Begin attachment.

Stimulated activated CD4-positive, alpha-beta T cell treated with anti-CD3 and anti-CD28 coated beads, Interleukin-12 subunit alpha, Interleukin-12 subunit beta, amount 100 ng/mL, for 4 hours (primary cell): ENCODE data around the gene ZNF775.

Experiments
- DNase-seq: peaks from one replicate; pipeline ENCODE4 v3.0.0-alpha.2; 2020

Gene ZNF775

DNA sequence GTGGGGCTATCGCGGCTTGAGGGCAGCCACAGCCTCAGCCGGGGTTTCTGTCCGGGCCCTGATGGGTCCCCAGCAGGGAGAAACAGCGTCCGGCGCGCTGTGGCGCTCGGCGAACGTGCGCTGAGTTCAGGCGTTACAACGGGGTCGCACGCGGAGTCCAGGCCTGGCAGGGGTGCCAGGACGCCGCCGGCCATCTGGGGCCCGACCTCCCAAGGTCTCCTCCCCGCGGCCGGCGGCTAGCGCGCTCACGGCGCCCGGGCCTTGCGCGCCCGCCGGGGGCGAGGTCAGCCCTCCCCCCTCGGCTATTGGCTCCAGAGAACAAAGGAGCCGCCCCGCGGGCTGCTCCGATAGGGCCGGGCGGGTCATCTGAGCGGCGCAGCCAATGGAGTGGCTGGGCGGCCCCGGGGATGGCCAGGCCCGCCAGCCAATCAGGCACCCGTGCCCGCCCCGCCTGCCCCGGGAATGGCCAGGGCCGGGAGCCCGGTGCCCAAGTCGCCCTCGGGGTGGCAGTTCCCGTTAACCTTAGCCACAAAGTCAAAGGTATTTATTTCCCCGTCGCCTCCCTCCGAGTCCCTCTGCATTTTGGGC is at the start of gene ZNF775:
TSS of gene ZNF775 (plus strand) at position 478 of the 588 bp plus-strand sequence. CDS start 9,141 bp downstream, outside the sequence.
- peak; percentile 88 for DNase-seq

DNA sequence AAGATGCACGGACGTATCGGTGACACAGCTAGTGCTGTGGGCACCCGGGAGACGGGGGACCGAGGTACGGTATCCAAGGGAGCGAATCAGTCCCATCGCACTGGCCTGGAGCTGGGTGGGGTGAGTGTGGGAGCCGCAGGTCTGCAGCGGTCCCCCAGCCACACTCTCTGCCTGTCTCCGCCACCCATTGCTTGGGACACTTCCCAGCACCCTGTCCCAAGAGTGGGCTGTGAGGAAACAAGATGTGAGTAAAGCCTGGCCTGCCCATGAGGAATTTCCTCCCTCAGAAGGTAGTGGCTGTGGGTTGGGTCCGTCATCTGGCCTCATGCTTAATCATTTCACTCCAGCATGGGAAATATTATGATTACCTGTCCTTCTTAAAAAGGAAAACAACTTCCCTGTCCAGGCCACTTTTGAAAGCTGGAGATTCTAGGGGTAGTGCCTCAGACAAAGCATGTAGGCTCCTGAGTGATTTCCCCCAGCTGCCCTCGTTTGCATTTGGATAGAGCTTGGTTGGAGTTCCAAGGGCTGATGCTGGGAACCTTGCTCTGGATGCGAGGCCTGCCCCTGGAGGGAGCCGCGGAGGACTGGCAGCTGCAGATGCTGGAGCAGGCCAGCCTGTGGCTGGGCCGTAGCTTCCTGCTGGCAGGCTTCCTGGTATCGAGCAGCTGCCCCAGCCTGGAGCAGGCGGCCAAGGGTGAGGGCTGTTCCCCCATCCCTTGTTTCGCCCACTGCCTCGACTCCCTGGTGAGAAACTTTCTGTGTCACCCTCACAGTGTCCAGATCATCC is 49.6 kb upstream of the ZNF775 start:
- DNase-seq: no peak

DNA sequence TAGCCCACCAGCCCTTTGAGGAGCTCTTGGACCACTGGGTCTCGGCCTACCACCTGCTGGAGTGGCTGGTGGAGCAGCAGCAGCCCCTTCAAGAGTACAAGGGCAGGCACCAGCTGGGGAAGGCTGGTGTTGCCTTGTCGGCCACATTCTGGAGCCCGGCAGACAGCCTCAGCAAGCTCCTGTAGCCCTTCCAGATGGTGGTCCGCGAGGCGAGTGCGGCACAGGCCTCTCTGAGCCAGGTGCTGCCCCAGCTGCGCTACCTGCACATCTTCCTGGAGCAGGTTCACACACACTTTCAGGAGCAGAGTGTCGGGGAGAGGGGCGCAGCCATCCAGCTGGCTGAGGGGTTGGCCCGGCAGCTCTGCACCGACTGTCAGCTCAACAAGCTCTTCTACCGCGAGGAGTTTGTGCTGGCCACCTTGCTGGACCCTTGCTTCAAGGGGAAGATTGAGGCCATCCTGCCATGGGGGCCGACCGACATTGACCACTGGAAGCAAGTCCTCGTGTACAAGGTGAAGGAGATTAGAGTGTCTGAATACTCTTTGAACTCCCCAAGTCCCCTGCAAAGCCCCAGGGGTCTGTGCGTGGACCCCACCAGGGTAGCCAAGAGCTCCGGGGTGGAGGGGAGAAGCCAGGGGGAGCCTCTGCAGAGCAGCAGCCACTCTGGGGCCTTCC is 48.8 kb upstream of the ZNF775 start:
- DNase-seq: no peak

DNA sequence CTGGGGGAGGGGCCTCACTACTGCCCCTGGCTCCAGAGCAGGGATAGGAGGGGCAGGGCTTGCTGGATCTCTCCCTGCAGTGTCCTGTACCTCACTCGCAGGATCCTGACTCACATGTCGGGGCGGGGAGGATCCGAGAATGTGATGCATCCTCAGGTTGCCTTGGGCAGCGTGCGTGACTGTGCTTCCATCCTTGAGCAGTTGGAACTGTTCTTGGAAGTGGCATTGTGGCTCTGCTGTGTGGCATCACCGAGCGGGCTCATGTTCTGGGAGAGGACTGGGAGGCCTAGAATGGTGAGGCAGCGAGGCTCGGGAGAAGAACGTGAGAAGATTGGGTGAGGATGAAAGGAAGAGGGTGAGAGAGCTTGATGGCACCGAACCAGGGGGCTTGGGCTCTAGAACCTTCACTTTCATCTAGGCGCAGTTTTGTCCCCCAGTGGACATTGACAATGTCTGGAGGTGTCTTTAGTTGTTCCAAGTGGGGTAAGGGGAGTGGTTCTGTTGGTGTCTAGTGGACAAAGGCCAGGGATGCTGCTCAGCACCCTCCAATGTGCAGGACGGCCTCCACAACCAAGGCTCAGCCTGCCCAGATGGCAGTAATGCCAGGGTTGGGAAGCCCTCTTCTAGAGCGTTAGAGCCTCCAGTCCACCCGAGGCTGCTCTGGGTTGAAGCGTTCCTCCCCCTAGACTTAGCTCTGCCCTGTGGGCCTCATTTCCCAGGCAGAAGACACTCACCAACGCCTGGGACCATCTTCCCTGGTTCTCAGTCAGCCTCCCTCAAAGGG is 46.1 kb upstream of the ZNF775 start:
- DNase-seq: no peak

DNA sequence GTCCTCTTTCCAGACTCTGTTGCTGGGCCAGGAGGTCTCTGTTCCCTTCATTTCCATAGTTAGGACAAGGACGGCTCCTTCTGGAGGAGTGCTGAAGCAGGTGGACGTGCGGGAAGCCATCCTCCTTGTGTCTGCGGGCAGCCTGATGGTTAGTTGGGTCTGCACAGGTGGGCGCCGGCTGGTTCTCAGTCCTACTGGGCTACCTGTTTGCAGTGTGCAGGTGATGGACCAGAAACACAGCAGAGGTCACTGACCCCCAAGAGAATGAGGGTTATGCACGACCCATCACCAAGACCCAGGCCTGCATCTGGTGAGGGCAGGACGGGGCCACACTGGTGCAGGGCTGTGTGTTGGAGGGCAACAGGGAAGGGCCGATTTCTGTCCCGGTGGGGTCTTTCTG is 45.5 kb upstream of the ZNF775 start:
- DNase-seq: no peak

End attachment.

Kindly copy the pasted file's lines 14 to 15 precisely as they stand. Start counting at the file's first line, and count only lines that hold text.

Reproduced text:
DNA sequence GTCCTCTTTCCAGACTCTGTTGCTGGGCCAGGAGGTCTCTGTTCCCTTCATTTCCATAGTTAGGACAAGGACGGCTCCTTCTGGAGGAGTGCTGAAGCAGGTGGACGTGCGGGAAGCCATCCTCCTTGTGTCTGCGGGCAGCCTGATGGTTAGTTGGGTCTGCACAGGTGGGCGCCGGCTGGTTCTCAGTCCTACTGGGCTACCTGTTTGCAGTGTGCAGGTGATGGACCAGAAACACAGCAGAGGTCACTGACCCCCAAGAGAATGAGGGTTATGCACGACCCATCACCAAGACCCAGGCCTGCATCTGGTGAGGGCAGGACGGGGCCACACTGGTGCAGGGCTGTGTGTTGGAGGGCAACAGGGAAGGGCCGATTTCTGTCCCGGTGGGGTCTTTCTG is 45.5 kb upstream of the ZNF775 start:
- DNase-seq: no peak